Archive for April, 2014

April 12, 2014

What makes India so special

by Tabitha Kidwell

When people heard I was coming to India, they often said things like “Oh, I’ve always wanted to go to India – the colorful saris, the delicious food, such a holy place!”

Well, yeah, I guess that is all here. Most older women do wear saris everyday, and they range from the sari equivalent of sweatpants to stunningly ornate works of art worn for special occasions.

All dressed up for the Annual Day Celebration

All dressed up for the Annual Day Celebration

Younger women often wear saris too, but for everyday, they are just as likely to wear a kurta-shalwar-scarf combo, or just jeans and a tunic.

See?

See?

And they do have amazing food. America’s take on Indian food that seems to be fairly accurate, unlike “Mexican” food, which is basically unlike any food eaten in Mexico. In nice restaurants, and at fancy occasions, you can find chicken tikka masala, mutton biryana, palak paneer, butter garlic naan, and all the other the delicious dishes you might find in the “international” hot food bar at Whole Foods.

Thali - a sampler dish of amizingness!

Thali – a sampler dish of amizingness!

But, for everyday fare, at least in Maharashtra, there is an unending parade of rice, dal (similar to a lentil soup), and chapati (basically whole wheat tortillas), with a different vegetable thrown in everyday. A cucumber and some tomatoes might make a cameo as a “salad.” It got pretty boring for me, especially when I spent weeks out at City of Child, and was basically eating “camp food.”

Surprise! Rice, chapati and dal... again...

Surprise! Rice, chapati and dal… again…

Lunch was a challenge, too. People take tiffins (lunch boxes, but really nice, utilitarian lunch boxes) to school or work, and typically have 2-4 chapatis and a serving of vegetable in there. Sometimes, the vegetable would be something closer to bean soup, and I would spend lunch time trying to scoop it up with a flimsy chapatti. Hard at first, but I got pretty good at it:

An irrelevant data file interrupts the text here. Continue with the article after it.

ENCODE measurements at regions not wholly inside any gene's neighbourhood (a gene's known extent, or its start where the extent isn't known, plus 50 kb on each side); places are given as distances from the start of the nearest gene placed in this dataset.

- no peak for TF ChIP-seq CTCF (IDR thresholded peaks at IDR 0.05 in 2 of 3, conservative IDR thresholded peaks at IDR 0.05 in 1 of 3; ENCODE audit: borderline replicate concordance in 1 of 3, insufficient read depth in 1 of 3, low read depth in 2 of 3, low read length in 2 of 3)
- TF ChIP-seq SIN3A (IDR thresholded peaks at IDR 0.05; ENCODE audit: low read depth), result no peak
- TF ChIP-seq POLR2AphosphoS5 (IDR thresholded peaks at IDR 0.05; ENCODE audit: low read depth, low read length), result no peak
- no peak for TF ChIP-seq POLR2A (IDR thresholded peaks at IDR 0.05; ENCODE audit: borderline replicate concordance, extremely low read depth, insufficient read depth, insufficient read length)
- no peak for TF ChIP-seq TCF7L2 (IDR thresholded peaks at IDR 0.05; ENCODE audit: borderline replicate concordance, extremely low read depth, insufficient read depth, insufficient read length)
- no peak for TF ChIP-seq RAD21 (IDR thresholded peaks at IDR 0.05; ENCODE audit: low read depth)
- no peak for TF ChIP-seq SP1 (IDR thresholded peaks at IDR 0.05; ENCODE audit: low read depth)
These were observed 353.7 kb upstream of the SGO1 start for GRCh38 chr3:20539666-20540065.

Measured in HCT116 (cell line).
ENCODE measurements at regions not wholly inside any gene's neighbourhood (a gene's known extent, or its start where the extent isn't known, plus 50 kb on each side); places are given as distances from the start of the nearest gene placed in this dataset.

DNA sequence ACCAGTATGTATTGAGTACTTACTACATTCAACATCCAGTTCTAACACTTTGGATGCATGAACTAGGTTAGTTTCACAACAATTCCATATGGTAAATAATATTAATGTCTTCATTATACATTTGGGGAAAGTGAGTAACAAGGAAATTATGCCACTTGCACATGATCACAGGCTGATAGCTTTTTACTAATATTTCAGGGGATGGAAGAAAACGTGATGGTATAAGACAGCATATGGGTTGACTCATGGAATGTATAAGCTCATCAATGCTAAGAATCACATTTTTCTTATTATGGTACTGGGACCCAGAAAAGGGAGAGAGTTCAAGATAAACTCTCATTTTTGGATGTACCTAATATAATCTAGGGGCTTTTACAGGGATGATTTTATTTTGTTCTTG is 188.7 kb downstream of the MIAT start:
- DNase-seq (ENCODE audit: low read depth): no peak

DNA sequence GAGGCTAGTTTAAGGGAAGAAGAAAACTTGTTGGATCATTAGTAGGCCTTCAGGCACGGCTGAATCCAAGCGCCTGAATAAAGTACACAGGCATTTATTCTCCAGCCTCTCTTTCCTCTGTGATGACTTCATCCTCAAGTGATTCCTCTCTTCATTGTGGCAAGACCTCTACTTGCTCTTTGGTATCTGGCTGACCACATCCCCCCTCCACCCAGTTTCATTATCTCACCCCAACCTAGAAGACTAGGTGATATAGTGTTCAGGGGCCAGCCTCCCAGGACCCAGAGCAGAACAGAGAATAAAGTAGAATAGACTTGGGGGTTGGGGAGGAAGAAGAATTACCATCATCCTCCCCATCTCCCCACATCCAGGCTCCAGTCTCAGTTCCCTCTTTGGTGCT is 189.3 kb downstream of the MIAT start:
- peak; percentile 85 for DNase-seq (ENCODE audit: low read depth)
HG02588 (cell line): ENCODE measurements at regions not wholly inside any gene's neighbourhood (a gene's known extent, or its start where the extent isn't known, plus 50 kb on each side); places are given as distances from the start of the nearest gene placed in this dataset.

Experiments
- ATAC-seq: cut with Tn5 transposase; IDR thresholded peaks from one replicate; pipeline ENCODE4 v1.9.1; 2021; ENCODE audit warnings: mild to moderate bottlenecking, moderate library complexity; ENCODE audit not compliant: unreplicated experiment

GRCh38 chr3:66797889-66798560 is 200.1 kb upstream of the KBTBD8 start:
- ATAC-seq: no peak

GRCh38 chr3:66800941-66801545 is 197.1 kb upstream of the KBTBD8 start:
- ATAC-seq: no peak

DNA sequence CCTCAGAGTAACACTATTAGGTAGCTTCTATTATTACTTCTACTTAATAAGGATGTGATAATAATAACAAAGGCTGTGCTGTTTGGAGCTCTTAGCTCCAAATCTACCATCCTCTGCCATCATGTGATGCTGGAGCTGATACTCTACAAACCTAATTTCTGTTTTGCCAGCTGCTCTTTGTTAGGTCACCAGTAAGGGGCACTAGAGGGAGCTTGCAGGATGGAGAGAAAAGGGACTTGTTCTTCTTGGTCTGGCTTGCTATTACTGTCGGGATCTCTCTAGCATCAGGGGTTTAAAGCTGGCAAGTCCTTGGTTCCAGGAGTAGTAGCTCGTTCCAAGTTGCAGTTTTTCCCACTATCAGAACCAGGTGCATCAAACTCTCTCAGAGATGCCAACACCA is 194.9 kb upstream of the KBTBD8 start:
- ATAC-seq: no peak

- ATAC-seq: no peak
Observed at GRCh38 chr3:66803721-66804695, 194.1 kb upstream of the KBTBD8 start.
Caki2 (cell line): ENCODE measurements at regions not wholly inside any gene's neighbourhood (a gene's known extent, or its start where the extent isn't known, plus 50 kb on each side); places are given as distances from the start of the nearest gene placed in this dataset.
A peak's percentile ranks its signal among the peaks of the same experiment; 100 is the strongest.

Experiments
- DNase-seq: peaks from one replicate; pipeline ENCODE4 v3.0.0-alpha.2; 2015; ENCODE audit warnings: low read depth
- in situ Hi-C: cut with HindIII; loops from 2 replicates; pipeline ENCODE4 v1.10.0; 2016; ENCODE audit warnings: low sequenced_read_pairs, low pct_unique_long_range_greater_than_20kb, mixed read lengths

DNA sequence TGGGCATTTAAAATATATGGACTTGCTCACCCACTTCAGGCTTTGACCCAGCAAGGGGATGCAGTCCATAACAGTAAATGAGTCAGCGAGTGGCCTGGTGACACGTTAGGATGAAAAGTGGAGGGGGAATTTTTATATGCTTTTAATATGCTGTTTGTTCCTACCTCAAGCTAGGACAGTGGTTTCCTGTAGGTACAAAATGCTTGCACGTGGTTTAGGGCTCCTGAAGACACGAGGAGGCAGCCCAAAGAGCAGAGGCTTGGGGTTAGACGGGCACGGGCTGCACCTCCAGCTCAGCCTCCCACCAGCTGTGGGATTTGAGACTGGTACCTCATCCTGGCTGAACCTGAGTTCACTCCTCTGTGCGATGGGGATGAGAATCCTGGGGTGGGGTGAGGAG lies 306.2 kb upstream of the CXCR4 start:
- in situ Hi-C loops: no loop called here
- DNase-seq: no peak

Take 1

Take 1

Take 2

Take 2

Take 3 - note the  "chapati cone" technique

Take 3 – note the
“chapati cone” technique

Take 4 - success!

Take 4 – success!

And lastly, how about India’s renowned holiness? Yes, there is something to it. Two of the world’s great religious were founded here. People have beautiful altars in their homes, and you’re likely to get a blessing and turmeric on the forehead if you stop in for tea. There are plenty of ashrams and meditation centers scattered around, and you pass beautiful temples all over the place.

P1050568

But people also do mundane, un-holy things like go to work, go to school, go to the mall, do laundry, do homework, do exercise, show off their motorcycles, show off their mobile phones, throw trash on the ground, etc.

The common thread of a lot of my blogs recently has been the fact that I am just living normal life here – that I’m not heading out to be the tourist. Maybe you’ve noticed that I’ve felt a little guilt over this. I think it comes back to this expectation that people have of INDIA: The clothes! The food! The religion! This view, seeing the entire sub-continent as one big fabric bazaar/spice market/meditation center, focuses on India’s otherness. You can find those things if you’re interested in seeing what makes India different . But what has made India special to me are the things that are the same: the relationships with people, the everyday experiences, and the many ways it’s come to feel like home.

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April 7, 2014

Thank You For Being Here

by Tabitha Kidwell